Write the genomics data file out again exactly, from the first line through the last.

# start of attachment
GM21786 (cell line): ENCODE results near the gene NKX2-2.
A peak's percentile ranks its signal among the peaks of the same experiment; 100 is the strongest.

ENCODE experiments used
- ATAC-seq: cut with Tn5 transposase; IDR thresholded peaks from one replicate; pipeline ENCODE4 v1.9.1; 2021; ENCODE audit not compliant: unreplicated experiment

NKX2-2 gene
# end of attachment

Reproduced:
GM21786 (cell line): ENCODE results near the gene NKX2-2.
A peak's percentile ranks its signal among the peaks of the same experiment; 100 is the strongest.

ENCODE experiments used
- ATAC-seq: cut with Tn5 transposase; IDR thresholded peaks from one replicate; pipeline ENCODE4 v1.9.1; 2021; ENCODE audit not compliant: unreplicated experiment

NKX2-2 gene